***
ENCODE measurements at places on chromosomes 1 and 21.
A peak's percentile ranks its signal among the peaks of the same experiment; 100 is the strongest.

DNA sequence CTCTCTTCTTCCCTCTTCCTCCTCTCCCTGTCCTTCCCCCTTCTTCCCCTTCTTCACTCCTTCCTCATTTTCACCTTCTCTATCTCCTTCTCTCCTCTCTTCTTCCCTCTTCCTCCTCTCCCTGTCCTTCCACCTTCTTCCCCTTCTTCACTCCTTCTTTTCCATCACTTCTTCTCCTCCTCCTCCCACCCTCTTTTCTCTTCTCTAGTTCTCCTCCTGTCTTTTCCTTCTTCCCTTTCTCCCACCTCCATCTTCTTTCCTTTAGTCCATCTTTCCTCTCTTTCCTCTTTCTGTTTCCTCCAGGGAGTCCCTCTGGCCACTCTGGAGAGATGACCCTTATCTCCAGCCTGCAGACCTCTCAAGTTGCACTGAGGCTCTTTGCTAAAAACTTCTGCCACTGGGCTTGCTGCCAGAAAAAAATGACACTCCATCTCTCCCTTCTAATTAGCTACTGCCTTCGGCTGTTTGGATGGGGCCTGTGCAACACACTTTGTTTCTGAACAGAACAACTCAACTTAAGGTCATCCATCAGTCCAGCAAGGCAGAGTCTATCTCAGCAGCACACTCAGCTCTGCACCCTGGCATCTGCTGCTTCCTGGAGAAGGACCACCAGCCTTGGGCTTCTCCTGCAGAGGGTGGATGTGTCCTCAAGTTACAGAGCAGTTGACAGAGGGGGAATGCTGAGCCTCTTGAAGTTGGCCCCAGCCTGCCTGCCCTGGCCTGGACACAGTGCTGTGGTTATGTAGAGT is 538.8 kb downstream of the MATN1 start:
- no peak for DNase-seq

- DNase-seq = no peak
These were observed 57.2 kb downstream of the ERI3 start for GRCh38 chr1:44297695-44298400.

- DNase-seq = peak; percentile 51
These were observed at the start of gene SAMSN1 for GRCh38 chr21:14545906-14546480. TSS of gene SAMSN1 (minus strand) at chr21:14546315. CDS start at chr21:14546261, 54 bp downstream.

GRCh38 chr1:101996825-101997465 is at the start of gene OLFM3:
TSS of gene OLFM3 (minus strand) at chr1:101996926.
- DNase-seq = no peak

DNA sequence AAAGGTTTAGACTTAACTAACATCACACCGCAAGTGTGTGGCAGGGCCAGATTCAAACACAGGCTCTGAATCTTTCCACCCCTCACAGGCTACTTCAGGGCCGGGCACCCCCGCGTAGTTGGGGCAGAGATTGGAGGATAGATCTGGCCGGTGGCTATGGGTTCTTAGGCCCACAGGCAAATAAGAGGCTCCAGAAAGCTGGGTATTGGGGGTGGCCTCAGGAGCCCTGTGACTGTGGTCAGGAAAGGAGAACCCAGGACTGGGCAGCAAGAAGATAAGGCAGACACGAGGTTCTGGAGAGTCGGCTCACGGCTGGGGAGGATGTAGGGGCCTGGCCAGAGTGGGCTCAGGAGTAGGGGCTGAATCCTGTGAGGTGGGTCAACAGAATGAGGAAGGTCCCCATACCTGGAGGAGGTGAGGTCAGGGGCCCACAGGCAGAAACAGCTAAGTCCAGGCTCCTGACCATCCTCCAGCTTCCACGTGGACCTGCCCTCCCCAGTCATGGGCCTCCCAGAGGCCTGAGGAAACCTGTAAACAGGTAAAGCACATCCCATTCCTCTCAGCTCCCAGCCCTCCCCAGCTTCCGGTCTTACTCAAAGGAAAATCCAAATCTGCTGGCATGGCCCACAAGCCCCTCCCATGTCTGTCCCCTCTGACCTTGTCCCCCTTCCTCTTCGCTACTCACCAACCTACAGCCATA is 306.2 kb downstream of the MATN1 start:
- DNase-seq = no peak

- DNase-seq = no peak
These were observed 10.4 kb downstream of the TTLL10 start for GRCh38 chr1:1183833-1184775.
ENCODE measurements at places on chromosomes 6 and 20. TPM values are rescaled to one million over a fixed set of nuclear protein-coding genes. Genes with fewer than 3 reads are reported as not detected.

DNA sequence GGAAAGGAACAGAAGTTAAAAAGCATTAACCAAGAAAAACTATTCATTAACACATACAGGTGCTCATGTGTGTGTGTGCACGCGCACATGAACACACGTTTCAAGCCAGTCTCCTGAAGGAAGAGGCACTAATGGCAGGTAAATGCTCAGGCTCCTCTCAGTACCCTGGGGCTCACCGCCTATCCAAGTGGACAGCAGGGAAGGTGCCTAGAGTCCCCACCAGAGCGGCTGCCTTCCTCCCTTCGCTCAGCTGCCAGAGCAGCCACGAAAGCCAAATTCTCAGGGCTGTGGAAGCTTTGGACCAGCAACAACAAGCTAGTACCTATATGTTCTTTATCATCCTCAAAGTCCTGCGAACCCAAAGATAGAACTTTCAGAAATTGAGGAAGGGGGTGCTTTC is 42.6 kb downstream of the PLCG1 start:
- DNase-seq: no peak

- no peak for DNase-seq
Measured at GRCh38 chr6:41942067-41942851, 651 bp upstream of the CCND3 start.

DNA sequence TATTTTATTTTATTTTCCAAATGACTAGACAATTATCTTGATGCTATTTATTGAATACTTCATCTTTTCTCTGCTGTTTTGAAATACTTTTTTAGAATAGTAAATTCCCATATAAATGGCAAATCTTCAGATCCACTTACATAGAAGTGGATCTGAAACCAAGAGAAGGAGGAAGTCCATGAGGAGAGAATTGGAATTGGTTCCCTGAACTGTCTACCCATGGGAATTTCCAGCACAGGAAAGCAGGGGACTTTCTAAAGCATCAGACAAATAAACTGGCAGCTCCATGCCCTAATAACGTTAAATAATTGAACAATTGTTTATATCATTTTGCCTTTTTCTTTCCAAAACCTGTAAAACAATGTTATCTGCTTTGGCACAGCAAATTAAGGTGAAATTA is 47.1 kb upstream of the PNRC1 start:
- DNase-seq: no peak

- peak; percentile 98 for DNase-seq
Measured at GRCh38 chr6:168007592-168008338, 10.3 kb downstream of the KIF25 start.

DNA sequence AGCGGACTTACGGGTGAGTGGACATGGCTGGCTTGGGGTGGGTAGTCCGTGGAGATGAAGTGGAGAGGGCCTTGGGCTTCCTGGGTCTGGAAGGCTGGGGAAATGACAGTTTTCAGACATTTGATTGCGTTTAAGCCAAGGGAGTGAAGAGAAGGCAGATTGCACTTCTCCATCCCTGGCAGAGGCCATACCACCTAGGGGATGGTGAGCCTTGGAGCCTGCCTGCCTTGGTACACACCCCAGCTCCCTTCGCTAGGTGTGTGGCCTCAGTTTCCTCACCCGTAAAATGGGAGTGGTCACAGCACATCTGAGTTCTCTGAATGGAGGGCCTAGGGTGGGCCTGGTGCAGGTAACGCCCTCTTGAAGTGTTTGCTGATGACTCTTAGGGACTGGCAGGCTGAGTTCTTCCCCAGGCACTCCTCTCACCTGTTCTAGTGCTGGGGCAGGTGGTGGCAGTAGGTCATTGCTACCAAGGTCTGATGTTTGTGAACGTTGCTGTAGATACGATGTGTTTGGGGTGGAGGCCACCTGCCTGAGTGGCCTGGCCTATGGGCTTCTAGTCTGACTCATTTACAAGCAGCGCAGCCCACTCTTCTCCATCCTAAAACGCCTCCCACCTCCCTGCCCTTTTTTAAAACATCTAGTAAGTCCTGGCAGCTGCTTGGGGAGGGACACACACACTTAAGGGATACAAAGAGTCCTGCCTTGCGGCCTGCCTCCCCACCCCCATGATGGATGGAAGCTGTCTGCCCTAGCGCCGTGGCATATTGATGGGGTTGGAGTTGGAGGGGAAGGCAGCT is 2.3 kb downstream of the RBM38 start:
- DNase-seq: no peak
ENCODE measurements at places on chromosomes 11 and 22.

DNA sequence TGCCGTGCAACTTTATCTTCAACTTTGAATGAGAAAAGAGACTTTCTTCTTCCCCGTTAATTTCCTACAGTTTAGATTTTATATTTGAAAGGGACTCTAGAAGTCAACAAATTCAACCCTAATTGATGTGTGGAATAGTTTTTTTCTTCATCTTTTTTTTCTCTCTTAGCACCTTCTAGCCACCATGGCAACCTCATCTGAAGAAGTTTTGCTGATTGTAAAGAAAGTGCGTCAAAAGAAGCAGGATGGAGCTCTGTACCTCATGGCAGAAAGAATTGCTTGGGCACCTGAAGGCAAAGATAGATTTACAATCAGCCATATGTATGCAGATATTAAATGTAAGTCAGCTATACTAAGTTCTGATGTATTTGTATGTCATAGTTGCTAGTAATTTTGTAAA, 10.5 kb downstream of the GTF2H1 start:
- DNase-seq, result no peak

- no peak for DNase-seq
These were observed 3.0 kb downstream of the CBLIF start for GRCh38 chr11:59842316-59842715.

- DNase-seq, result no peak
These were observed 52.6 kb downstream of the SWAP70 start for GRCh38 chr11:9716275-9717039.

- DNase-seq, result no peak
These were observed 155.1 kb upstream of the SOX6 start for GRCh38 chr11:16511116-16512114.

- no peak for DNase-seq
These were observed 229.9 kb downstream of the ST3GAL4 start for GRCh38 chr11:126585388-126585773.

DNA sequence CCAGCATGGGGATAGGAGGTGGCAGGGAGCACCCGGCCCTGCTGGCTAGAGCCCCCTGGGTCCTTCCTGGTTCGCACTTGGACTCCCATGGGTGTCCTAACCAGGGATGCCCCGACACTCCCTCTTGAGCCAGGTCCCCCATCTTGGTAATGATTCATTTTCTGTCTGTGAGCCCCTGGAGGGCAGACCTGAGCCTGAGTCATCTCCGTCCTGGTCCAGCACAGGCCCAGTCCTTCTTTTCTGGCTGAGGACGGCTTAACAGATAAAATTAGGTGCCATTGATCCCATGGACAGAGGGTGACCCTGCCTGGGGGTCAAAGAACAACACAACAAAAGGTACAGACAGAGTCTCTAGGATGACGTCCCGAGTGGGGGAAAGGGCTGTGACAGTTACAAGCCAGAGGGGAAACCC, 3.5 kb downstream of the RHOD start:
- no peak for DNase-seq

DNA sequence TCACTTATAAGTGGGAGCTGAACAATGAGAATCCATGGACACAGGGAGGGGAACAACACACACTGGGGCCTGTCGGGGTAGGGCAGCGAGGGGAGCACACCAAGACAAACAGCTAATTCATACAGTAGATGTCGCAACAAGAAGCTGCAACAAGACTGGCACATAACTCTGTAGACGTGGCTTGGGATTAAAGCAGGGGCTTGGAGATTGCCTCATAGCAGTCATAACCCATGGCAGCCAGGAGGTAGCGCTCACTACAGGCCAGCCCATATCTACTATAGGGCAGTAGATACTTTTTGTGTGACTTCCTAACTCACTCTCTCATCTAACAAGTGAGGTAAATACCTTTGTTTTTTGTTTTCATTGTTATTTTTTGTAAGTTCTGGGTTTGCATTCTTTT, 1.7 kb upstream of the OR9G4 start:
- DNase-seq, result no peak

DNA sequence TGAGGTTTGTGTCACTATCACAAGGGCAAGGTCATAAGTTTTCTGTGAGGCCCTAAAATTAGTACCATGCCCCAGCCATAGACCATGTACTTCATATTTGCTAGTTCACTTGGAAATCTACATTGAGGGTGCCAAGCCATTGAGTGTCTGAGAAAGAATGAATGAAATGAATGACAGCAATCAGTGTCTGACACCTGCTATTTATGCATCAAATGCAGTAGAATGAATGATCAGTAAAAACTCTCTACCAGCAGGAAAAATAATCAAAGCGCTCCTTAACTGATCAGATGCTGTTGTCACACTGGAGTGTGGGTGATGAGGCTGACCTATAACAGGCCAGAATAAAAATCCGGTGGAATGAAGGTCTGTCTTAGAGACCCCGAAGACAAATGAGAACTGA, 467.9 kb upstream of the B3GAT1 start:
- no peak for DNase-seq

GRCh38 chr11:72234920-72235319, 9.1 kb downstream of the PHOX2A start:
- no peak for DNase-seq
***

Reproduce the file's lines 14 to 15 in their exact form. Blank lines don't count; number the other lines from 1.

- DNase-seq = no peak
These were observed 10.4 kb downstream of the TTLL10 start for GRCh38 chr1:1183833-1184775.